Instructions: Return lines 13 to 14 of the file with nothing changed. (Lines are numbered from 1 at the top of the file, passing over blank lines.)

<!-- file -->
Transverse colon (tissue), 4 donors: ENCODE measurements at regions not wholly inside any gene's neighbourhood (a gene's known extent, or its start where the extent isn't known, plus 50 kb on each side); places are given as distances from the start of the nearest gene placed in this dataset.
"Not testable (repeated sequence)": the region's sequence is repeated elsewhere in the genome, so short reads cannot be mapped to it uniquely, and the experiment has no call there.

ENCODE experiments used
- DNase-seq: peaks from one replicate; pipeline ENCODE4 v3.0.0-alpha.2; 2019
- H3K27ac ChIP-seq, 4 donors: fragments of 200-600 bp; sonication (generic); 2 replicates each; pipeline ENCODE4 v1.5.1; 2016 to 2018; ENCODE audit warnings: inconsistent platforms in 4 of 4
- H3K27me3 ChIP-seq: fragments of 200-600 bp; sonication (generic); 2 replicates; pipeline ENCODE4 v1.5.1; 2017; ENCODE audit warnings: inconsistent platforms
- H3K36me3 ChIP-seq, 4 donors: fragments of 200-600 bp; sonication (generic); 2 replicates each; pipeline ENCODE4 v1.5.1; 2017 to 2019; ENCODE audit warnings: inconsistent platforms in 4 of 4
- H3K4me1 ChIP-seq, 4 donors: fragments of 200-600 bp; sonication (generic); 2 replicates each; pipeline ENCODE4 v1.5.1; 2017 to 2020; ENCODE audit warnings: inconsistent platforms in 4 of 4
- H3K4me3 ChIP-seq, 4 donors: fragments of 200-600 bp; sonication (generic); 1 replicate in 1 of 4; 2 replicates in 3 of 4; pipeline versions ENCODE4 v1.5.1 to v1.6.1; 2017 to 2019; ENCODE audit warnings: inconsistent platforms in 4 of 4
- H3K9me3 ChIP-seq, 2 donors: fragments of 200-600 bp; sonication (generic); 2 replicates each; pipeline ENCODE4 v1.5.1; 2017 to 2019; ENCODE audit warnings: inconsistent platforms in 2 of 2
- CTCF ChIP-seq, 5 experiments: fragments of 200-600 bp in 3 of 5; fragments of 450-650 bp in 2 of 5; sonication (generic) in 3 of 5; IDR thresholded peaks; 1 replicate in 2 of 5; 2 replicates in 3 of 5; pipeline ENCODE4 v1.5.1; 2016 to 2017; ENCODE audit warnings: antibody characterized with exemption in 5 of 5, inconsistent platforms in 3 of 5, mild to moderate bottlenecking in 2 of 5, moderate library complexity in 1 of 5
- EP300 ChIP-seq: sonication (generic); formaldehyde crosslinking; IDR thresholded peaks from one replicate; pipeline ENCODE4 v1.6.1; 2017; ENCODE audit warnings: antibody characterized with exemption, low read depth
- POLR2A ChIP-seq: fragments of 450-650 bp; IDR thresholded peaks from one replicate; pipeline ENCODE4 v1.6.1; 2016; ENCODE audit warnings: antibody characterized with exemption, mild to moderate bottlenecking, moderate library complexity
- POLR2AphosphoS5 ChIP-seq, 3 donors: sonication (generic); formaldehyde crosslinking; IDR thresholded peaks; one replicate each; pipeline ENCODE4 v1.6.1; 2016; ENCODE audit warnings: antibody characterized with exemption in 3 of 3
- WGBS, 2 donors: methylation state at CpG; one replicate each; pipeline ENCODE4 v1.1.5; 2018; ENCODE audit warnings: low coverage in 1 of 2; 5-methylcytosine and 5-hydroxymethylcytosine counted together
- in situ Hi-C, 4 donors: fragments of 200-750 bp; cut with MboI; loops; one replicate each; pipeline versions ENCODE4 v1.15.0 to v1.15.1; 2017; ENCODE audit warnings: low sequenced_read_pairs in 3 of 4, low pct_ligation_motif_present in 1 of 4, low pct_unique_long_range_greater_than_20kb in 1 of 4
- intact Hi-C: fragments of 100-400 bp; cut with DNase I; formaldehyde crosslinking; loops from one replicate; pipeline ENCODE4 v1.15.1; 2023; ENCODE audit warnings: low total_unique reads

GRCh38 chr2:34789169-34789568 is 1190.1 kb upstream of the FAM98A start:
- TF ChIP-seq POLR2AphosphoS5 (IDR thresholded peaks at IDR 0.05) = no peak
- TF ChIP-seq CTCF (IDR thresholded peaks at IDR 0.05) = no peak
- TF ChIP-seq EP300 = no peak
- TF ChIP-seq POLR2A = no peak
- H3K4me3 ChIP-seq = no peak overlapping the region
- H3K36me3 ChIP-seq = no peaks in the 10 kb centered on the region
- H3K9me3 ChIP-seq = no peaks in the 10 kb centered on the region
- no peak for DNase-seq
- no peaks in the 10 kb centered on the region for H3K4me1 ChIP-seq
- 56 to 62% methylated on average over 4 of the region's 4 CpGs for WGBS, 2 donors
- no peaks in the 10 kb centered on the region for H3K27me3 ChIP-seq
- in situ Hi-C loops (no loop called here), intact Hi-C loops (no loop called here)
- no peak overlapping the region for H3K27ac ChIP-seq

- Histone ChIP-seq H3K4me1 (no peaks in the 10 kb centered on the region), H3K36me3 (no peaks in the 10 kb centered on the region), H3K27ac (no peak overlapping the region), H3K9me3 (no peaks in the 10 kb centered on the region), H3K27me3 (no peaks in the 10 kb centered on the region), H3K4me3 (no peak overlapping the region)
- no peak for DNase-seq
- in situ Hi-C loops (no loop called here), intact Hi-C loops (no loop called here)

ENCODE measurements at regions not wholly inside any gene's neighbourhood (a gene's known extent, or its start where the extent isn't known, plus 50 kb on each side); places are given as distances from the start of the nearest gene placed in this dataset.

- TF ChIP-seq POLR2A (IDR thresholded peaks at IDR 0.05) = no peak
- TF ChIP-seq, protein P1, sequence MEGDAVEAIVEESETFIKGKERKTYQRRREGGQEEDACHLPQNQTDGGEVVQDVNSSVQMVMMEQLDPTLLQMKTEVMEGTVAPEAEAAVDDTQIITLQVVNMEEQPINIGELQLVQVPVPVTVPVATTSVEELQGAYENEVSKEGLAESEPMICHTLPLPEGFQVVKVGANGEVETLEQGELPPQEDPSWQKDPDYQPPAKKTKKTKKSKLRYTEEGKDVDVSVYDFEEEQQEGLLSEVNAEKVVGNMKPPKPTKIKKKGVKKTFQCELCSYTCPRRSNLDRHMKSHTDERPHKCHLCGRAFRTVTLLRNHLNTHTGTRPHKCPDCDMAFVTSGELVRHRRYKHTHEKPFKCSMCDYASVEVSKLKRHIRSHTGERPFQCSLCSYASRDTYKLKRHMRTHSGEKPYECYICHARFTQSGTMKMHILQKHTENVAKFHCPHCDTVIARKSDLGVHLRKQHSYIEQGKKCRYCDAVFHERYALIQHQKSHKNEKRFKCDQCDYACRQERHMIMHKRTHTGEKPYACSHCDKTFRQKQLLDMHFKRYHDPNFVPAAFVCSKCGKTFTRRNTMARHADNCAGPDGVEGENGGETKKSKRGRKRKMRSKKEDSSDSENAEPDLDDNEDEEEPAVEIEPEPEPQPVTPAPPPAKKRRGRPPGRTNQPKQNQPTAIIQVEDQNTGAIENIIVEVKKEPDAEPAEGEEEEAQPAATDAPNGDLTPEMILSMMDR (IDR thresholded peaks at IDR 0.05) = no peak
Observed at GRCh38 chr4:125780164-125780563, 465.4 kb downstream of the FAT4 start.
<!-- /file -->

- POLR2A ChIP-seq: fragments of 450-650 bp; IDR thresholded peaks from one replicate; pipeline ENCODE4 v1.6.1; 2016; ENCODE audit warnings: antibody characterized with exemption, mild to moderate bottlenecking, moderate library complexity
- POLR2AphosphoS5 ChIP-seq, 3 donors: sonication (generic); formaldehyde crosslinking; IDR thresholded peaks; one replicate each; pipeline ENCODE4 v1.6.1; 2016; ENCODE audit warnings: antibody characterized with exemption in 3 of 3